As shops shutter, it is not only local economies but the sense of place and community that is imperilled. In an era of online retail, how can the high street fight back?by Hephzibah Anderson / June 13, 2019 / Leave a comment
Every autumn, Lewes in East Sussex assumes the aura of a ghost town. Take a dusk stroll through its hilly streets, and thanks to a “lightbox project” drawn from the archives of Edward Reeves—a local photography studio with claims to being the world’s oldest—window-shopping becomes an exercise in peering back in time. In dozens of storefronts, black and white images going back over 150 years are illuminated, and glow with unnerving vitality in or near to the spots where they were originally taken.
It isn’t just the wattage of their backlit presentation that makes these pictures seem so alive—nor the frank stares of people who’d yet to learn to hide behind smiles when faced with a camera. It’s the bustle. Even in unpeopled shots, the shops exude an orderly busyness, like ironmongers Mence Smith, captured in 1925, when it occupied a corner building on the High Street. Every inch of its frontage is crammed with merchandise, from the tin pails at the very top, beneath its gilt-lettered sign, to the spades dangling down onto the pavement. Or take the couple posing in 1953 outside Jenkins and Stripp Newsagents. He’s wearing a baggy suit, she has a sporty jacket that doesn’t quite jive with her sensible shoes, but they’re upstaged by the dazzling array of publications on offer that stretch beyond the shop front and out of the frame. There’s not a customer in sight, yet you know this business is thriving.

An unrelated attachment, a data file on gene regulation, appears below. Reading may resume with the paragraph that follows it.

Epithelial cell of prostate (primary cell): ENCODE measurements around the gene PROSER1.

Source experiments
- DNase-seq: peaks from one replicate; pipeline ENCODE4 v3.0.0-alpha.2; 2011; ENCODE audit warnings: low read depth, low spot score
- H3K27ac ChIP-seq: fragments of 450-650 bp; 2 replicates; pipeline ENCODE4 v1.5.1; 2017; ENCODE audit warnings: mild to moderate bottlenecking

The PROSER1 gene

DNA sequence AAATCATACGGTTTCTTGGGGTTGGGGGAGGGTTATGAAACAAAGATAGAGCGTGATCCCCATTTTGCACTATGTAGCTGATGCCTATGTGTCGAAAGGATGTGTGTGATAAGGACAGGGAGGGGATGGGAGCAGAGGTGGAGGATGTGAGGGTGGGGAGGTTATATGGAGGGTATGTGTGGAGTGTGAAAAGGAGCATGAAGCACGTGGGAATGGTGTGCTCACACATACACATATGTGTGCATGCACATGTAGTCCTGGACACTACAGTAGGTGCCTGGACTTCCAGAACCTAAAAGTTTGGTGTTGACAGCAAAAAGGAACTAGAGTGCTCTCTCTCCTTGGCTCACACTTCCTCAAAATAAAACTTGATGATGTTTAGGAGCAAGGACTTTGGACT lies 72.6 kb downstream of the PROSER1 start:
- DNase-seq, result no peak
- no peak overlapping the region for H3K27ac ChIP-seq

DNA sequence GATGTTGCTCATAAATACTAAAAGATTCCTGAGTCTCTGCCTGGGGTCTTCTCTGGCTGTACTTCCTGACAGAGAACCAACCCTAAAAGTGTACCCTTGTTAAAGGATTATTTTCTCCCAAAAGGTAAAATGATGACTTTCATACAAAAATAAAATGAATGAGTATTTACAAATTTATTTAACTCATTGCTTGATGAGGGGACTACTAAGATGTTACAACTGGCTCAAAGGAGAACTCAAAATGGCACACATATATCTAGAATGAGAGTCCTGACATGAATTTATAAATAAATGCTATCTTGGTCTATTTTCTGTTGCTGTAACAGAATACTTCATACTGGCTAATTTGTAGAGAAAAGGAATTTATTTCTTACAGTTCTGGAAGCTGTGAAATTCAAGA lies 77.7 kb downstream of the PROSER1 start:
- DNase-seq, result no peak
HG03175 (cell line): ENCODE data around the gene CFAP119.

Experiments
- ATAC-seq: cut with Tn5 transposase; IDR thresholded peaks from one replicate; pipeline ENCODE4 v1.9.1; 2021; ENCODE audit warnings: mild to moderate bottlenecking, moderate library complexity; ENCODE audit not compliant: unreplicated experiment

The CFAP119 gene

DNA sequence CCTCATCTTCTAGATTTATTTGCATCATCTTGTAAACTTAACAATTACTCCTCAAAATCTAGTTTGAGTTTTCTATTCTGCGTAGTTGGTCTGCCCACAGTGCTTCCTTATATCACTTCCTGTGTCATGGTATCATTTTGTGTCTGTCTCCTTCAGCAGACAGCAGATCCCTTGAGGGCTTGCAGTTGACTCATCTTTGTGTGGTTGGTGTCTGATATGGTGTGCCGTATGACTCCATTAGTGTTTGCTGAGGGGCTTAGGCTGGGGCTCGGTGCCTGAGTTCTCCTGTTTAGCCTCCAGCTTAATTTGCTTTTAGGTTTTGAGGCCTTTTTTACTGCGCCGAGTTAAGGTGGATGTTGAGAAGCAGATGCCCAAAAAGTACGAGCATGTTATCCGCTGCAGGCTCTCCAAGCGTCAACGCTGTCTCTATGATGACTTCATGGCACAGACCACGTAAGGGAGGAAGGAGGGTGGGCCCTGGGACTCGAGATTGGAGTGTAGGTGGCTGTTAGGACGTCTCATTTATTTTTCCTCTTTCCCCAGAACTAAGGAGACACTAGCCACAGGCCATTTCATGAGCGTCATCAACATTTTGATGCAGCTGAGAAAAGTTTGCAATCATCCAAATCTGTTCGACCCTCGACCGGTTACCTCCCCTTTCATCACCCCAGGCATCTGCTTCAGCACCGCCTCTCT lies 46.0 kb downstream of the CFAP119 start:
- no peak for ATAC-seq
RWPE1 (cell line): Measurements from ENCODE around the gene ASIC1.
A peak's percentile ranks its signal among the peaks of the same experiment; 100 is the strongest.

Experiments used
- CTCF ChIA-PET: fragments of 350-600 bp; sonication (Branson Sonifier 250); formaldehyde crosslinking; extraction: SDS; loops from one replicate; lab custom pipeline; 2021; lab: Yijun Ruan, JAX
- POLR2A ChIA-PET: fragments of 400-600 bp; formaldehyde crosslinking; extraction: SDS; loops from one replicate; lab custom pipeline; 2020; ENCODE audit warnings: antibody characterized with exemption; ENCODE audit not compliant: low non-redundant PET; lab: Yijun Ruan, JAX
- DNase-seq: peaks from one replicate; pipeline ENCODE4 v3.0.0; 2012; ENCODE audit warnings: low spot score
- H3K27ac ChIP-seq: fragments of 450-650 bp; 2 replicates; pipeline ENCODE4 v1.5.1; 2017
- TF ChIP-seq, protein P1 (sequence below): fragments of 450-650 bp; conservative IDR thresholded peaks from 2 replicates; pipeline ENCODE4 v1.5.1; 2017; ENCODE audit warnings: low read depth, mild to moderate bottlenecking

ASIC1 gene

Much changed in the world of high street commerce over the course of the several lifetimes that these images span and in the generations since, and yet there’s one disquieting contrast between those various “thens” and now. Because even here, in the affluent Home Counties—and in a town that lures both deep-pocketed Londoners and tourists ready to spend—the stilling effects of retail’s decline cannot be missed. To be clear, Lewes is a town that is atypically flush in the national scheme of things. It’s so easy to parody that if you wander into Waitrose on a summer’s afternoon, you’re likely to spot black-tied Glyndebourne-goers, provisioning their hampers with champagne and French cheese. But nonetheless, up on the high street, the dedicated cheese shop closed down last year…